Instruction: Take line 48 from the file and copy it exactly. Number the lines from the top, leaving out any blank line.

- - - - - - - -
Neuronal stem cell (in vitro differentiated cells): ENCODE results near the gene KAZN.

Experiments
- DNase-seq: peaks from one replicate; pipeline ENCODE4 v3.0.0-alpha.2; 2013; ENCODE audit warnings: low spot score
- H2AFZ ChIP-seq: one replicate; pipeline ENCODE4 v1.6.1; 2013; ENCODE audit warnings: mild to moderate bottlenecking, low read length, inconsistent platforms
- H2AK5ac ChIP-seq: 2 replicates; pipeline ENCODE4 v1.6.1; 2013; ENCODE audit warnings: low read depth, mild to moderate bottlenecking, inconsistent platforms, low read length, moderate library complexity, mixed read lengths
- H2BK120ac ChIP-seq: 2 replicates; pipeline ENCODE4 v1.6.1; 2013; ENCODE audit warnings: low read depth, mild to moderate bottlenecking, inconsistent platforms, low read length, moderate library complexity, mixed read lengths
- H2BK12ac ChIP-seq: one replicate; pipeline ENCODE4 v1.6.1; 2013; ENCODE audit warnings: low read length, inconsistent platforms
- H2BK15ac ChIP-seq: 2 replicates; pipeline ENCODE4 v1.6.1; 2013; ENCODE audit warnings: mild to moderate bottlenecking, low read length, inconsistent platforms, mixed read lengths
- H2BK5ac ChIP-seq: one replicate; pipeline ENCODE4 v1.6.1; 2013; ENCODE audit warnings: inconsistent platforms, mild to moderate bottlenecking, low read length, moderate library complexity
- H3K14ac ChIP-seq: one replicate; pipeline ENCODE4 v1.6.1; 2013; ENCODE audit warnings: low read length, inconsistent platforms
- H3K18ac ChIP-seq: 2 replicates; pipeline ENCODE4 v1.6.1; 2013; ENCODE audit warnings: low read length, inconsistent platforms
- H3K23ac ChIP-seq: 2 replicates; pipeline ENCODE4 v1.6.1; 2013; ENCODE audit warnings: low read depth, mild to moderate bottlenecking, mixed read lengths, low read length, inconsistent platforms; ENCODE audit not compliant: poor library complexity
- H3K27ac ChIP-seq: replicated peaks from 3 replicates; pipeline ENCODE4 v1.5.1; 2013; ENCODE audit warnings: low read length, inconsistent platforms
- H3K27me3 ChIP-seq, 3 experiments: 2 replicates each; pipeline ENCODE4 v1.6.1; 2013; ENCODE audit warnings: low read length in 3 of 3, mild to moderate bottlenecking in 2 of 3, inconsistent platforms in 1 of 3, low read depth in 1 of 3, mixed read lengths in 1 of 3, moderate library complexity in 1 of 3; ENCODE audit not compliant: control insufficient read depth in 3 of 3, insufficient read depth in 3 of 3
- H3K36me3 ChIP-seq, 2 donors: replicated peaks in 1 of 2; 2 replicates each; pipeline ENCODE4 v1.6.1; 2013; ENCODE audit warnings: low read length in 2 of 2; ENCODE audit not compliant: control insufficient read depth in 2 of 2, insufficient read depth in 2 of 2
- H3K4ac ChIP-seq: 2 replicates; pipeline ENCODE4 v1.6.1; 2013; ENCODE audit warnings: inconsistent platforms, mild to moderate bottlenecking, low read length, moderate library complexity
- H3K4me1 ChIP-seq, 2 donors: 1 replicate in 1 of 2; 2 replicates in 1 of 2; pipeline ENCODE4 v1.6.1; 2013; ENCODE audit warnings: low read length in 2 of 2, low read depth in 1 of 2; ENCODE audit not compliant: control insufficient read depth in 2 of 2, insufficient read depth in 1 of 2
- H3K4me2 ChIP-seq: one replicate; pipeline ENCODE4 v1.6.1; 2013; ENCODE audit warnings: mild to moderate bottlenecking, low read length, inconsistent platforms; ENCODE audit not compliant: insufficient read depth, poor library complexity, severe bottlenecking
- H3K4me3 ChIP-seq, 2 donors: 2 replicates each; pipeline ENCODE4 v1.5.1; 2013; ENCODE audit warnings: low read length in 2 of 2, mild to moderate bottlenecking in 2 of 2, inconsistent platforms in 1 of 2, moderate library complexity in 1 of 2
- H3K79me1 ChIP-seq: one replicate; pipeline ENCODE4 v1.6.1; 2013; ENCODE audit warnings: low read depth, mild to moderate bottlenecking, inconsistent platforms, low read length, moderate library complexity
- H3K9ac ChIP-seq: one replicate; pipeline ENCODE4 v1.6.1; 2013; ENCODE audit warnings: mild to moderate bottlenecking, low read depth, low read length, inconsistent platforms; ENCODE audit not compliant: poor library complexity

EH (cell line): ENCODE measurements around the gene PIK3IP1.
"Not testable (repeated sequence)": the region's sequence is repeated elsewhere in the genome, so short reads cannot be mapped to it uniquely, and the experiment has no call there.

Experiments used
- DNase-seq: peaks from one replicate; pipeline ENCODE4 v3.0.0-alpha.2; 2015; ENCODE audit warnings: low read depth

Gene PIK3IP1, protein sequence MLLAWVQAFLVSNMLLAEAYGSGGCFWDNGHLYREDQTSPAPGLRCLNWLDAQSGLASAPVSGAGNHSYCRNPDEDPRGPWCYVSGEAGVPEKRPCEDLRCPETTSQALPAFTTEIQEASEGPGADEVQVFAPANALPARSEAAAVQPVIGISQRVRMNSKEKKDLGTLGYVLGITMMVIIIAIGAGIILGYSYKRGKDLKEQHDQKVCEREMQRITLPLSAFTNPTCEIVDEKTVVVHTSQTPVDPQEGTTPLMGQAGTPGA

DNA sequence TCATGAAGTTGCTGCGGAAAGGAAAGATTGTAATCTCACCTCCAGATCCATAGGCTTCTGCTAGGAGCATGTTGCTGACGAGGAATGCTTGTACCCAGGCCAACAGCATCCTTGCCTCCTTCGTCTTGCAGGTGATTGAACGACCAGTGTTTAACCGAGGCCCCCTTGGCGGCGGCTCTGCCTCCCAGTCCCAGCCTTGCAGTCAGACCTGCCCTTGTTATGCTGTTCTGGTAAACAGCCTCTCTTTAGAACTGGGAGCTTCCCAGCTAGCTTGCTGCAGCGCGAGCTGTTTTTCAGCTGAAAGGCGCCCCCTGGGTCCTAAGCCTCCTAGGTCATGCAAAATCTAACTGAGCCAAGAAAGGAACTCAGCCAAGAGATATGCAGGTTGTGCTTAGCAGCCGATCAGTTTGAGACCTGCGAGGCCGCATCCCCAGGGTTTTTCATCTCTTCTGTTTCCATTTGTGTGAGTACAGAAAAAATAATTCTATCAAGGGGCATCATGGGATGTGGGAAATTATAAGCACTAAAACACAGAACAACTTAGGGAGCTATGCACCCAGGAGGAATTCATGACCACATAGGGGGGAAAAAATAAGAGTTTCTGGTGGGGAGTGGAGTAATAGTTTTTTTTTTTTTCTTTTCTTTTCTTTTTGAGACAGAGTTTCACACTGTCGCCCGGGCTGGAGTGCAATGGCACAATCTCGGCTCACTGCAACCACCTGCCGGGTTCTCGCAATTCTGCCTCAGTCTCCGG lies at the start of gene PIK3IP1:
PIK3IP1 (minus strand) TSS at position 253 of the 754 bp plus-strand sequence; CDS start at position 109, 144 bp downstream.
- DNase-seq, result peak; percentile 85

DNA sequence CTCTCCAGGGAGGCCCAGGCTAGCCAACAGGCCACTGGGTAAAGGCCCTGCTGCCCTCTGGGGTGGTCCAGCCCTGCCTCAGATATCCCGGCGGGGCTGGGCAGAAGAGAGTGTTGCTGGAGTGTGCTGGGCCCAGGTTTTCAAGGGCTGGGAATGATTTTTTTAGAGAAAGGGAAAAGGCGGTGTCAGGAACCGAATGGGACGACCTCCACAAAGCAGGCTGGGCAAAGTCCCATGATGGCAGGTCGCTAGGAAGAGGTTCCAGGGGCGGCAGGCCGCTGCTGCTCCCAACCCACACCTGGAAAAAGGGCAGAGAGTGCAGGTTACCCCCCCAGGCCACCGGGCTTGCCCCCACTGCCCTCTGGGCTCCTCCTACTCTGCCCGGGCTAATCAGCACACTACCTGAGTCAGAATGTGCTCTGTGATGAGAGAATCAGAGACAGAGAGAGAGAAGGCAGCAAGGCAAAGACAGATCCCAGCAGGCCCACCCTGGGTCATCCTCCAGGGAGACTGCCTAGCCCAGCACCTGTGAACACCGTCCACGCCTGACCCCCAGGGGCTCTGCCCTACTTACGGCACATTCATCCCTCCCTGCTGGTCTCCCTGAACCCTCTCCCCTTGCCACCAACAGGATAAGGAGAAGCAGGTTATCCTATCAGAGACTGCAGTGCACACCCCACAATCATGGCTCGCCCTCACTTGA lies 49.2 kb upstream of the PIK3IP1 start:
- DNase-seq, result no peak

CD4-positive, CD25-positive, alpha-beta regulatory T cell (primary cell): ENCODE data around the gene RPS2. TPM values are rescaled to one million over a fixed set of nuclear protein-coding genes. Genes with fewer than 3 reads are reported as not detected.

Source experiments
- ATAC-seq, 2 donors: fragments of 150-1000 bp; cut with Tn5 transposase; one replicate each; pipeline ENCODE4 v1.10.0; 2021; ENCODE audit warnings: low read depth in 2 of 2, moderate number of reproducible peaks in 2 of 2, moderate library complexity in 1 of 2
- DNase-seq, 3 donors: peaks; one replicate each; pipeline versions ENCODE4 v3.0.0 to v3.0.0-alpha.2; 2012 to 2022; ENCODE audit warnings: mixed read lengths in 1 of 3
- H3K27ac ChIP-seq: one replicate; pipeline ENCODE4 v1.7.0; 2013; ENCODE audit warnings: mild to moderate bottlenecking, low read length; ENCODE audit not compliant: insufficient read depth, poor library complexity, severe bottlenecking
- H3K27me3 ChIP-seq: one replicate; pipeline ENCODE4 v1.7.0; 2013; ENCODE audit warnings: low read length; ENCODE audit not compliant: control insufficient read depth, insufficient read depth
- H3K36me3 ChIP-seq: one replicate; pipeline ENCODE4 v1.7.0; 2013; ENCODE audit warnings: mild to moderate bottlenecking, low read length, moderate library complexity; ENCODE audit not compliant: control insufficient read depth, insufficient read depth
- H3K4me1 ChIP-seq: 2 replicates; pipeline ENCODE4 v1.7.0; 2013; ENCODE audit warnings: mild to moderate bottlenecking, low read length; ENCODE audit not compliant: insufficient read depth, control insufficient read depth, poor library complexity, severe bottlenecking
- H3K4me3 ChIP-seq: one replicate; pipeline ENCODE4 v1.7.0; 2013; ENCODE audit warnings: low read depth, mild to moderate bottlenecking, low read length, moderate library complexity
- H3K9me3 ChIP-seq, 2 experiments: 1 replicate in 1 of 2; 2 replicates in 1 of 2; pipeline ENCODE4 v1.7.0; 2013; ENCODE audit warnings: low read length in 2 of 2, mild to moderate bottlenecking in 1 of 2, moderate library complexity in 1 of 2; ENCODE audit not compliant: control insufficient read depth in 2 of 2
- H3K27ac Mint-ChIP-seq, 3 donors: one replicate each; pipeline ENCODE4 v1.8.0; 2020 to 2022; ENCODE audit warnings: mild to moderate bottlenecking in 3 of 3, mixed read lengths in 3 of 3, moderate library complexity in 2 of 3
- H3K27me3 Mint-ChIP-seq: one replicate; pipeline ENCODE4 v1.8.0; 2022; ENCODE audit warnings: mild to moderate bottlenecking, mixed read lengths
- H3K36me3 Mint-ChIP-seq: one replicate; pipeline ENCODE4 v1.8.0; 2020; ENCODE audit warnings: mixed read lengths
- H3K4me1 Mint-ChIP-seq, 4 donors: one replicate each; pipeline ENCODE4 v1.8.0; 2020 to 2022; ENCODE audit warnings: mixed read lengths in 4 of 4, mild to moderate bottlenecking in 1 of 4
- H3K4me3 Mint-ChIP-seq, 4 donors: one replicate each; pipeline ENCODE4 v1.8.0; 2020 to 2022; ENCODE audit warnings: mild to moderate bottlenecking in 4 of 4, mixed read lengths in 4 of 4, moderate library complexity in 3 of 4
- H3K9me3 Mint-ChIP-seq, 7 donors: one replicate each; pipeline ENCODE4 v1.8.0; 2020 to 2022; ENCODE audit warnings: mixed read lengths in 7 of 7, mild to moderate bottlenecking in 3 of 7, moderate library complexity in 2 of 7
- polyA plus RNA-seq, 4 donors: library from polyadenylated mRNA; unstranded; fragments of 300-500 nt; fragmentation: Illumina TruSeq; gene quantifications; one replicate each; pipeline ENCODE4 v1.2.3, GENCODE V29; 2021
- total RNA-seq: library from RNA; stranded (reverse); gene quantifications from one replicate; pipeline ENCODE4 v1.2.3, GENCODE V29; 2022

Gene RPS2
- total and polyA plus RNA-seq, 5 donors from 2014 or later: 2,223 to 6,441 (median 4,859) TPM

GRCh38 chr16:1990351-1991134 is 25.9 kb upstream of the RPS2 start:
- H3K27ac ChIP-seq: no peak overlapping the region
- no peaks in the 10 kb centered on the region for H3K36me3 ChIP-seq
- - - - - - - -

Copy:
- polyA plus RNA-seq, 4 donors: library from polyadenylated mRNA; unstranded; fragments of 300-500 nt; fragmentation: Illumina TruSeq; gene quantifications; one replicate each; pipeline ENCODE4 v1.2.3, GENCODE V29; 2021